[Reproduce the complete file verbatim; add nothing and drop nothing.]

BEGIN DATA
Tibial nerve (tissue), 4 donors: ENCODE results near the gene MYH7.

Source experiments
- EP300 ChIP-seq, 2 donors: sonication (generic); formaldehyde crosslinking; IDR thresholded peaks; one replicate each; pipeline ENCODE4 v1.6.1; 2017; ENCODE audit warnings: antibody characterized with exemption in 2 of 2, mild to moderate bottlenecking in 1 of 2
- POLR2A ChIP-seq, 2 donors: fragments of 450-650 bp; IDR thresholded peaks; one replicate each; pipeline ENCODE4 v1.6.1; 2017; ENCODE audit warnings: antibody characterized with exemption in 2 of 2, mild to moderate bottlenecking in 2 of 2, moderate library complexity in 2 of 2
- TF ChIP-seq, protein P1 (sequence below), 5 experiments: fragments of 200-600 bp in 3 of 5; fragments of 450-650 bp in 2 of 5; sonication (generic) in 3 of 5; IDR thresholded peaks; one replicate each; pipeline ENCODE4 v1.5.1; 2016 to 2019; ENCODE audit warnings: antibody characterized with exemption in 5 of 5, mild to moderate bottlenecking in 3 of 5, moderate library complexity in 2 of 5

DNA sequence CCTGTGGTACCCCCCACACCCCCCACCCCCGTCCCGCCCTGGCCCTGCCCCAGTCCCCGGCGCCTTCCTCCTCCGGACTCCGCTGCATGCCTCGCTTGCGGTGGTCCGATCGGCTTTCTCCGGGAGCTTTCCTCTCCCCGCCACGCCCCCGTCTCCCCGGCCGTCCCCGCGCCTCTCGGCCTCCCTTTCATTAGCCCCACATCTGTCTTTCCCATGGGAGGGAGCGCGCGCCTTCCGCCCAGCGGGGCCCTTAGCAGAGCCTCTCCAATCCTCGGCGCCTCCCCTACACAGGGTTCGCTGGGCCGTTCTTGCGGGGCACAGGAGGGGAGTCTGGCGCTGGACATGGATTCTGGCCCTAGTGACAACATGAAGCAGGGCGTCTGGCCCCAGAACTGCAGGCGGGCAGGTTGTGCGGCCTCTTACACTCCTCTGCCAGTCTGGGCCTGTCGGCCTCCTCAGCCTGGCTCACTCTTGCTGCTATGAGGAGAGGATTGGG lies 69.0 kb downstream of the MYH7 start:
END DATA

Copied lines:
Tibial nerve (tissue), 4 donors: ENCODE results near the gene MYH7.

Source experiments
- EP300 ChIP-seq, 2 donors: sonication (generic); formaldehyde crosslinking; IDR thresholded peaks; one replicate each; pipeline ENCODE4 v1.6.1; 2017; ENCODE audit warnings: antibody characterized with exemption in 2 of 2, mild to moderate bottlenecking in 1 of 2
- POLR2A ChIP-seq, 2 donors: fragments of 450-650 bp; IDR thresholded peaks; one replicate each; pipeline ENCODE4 v1.6.1; 2017; ENCODE audit warnings: antibody characterized with exemption in 2 of 2, mild to moderate bottlenecking in 2 of 2, moderate library complexity in 2 of 2
- TF ChIP-seq, protein P1 (sequence below), 5 experiments: fragments of 200-600 bp in 3 of 5; fragments of 450-650 bp in 2 of 5; sonication (generic) in 3 of 5; IDR thresholded peaks; one replicate each; pipeline ENCODE4 v1.5.1; 2016 to 2019; ENCODE audit warnings: antibody characterized with exemption in 5 of 5, mild to moderate bottlenecking in 3 of 5, moderate library complexity in 2 of 5

DNA sequence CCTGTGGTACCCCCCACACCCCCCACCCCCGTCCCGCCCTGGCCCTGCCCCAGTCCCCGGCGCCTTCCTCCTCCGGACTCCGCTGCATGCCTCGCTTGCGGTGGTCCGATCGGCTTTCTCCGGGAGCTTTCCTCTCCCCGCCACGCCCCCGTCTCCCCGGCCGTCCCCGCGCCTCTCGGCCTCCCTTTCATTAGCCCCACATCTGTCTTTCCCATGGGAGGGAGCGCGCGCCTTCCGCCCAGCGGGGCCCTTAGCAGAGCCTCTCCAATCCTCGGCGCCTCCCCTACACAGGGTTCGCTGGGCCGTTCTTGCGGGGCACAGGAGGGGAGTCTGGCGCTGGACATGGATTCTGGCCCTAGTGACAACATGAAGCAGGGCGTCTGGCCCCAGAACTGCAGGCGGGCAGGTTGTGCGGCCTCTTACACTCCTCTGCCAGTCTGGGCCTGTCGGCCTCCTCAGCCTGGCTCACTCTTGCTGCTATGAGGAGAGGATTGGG lies 69.0 kb downstream of the MYH7 start: